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Spanish Program Internships

Getting an internship will help you put your knowledge of Spanish into practice in a variety of professional situations and improve your cultural competence, preparing you for life after UMD. Spanish-speaking internships also offer the opportunity to develop marketable skills and build networks that can potentially lead to job opportunities upon graduation.

The Department of Spanish and Portuguese (SPAP) offers majors the possibility of completing an internship for SPAP credits. In order to do so, interested students should follow these steps:

  1. Secure an internship that fits in with their career-related goals;
  2. Confirm supervision from a full-time faculty member (professional track or tenure/tenured track. A supervisor may not be a graduate assistant, an adjunct, or a non-teaching administrator);
  3. Obtain permission from the Undergraduate Advisor in consultation with the Director of Undergraduate Studies. In order to receive the necessary permissions to register for SPAN386, students should bring a copy of the completed and signed SLLC Internship Contract to the Undergraduate Office in JMZ 1104.  The student’s faculty-sponsor should keep the original contract. Please review the next administrative steps for SPAN386 outlined below.
  4. Enroll in SPAN386. The number of credits earned will be set at the beginning of the internship. Each credit requires a specific time commitment from the student and is set by the University. Students may earn up to 3 credit hours towards their Spanish Major and more towards graduation. A syllabus/contract will be created by the Faculty Advisor to define the parameters of the internship and set student expectation.

Note: Spaces for internships are limited to a maximum of 10 per semester.  A full-time faculty instructor cannot supervise more than two internships each semester.

Direct any questions regarding internships to:
Dr. Chris Lewis, Undergraduate Advisor:
More information on internships at:

UMD Career Center
ARHU Career Preparation
ARHU Internship Courses


Internship credit for Spanish 386 may be earned for unpaid internships in which the Spanish language and cultures play an important role.  Please note that credit can only be awarded for the semester in which you are actually working at your site.  Credit earned for Spanish 386 will be elective credit and will not count toward a Spanish major or minor.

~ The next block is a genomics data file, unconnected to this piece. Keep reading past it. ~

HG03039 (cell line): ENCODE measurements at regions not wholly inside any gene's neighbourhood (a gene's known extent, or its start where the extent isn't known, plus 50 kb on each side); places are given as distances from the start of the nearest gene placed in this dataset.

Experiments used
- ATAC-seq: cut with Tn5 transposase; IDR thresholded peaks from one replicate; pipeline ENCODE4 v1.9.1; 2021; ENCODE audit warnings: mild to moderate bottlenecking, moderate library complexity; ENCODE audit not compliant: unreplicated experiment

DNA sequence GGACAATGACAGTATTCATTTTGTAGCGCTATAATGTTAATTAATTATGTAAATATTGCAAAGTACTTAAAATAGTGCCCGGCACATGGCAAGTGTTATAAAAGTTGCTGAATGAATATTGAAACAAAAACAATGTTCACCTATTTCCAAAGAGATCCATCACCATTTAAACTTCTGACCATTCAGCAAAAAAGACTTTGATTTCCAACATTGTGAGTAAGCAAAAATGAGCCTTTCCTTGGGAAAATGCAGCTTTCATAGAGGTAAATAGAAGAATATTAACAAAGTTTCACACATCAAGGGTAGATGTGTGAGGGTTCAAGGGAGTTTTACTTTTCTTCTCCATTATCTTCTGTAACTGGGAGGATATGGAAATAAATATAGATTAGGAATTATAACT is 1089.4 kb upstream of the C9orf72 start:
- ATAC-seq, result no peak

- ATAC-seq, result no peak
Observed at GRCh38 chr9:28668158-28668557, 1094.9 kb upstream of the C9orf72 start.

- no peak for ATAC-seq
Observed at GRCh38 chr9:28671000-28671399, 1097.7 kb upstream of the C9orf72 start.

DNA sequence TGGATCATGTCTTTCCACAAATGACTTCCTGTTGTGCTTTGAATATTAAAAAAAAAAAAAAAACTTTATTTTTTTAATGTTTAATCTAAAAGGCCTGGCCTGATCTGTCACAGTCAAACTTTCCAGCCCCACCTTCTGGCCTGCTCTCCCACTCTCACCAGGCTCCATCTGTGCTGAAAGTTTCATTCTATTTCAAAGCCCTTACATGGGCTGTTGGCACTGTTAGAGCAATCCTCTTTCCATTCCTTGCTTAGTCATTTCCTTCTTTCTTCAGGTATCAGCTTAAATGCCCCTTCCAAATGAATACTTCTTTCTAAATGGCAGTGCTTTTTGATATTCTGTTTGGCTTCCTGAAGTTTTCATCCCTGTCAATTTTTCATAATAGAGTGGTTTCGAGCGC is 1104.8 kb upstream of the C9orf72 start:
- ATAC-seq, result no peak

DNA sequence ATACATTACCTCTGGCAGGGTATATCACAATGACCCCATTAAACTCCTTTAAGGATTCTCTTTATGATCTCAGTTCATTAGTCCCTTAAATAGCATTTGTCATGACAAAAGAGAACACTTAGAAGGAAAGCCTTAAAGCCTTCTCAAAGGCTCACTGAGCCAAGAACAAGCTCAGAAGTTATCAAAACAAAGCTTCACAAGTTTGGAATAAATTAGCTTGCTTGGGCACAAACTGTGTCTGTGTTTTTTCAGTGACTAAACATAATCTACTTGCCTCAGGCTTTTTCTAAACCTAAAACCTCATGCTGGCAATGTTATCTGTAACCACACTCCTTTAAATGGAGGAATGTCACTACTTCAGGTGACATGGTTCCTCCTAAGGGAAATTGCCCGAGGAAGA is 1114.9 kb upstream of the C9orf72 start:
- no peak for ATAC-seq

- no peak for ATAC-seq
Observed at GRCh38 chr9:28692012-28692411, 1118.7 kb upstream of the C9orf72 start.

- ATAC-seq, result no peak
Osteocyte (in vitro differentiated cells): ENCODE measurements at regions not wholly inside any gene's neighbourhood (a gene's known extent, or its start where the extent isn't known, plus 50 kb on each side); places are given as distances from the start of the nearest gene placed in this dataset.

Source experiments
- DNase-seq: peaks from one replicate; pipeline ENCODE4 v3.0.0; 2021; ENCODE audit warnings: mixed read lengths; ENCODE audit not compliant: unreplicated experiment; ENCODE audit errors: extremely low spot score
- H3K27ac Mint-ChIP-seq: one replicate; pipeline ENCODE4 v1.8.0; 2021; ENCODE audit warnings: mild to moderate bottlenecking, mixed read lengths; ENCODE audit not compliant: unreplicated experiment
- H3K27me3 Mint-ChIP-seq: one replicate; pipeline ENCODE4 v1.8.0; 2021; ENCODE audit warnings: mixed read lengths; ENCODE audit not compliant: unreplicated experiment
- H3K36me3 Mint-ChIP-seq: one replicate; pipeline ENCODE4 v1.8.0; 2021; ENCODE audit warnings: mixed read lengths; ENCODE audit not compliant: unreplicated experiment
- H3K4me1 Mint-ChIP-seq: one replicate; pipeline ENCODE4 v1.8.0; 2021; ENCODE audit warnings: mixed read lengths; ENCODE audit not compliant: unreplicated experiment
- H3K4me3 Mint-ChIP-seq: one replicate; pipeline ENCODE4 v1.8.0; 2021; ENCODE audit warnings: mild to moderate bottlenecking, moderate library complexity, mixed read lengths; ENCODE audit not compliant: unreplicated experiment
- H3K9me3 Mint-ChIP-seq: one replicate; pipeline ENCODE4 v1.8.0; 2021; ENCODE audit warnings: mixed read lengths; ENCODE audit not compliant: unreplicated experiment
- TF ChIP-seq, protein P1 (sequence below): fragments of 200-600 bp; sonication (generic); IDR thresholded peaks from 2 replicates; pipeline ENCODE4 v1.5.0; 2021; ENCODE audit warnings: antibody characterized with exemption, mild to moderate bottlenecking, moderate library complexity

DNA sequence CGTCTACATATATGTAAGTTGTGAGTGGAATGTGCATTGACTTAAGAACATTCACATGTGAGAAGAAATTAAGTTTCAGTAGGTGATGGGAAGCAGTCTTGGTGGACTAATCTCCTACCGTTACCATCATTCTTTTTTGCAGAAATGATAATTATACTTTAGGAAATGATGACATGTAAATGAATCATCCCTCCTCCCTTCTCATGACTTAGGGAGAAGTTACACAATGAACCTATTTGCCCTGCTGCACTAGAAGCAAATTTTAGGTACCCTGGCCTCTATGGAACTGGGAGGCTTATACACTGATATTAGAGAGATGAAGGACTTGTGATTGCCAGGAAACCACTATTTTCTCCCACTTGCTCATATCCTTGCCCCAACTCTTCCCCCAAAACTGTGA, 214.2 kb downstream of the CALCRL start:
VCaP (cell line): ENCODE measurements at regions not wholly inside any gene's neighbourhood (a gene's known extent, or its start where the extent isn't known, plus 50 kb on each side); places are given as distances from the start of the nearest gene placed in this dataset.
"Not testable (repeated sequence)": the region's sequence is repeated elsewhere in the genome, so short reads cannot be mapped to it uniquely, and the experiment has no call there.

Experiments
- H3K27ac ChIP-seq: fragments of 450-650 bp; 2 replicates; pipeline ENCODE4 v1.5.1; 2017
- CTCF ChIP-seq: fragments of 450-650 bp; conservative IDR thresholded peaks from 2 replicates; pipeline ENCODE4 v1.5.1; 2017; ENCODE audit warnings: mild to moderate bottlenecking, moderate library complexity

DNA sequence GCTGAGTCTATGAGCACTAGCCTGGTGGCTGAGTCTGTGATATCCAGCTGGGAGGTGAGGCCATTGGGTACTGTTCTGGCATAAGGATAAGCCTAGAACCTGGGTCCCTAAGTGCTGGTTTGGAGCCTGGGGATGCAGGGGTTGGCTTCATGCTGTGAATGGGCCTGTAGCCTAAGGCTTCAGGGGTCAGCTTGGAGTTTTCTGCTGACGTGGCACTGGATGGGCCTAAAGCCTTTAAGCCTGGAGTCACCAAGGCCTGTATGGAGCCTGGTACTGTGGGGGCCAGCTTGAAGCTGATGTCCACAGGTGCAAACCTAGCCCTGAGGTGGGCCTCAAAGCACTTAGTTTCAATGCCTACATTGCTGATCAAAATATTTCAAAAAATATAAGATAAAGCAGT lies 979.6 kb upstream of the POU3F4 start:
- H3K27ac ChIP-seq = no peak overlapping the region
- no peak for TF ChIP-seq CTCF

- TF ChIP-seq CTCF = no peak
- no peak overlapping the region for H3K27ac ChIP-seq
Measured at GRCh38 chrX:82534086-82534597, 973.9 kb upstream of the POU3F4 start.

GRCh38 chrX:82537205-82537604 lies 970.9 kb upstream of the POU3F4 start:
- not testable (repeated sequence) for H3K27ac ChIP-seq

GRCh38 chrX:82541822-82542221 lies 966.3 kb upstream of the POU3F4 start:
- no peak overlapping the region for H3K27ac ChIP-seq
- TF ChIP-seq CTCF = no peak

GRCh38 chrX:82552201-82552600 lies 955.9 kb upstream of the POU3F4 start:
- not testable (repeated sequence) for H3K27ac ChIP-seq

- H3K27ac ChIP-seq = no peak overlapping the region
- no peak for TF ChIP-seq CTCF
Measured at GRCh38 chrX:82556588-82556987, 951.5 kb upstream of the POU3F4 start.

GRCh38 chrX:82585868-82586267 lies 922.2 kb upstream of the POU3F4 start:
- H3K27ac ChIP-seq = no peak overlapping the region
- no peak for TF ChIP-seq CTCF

You may earn a minimum of 3 OR a maximum of 6 credits for Spanish 386.  The number of credits earned is based on the number of hours at the site as outlined below.

3 credits = 135 total hours            5 credits = 225 total hours
4 credits = 180 total hours            6 credits = 270 total hours

Student responsibilities

  • You may find an unpaid internship on your own or the faculty advisor may help you find one.
  • Once you have been offered a position, you must be sure to have a Site Supervisor.
  • Fill out the Internship Learning Proposal completely.
  • Once the form is complete and signed by you and the Site Supervisor, return the proposal to Dr. Chris Lewis, SPAP Advisor.
  • When you return the completed proposal, you will receive the computer permission to register for the course and the correct section number.
  • One week prior to the end of the semester, you must turn in a letter from your Site Supervisor on letterhead detailing what you did, how long you were there, and the Site Supervisor’s personal evaluation of your performance.  In addition, you must also turn in a 2-3 page paper in Spanish explaining what you did and how it applied to your study of Spanish.

Featured Intern: Rachel DuLac

During the Spring 2021 semester, I interned with Kent Island Elementary School as an English Language Learner Assistant. In this role, I was responsible for translating ESOL student's assignments into Spanish and creating a directions page for the students’ families. Additionally, I translated announcements and emails from the school and acted as an interpreter during the Parent-Teacher Conferences. I grew up in the county where the internship took place and saw that there is a growing population of Spanish speaking families. Unfortunately, there has not been a growth of members within the school system that speak Spanish. I saw an opportunity to further develop my Spanish communication skills while helping to bridge the literacy gap between the ESOL and English-speaking students. The experience and skills I gained while interning will allow me to continue helping to eliminate the language barriers that are commonly found in many communities.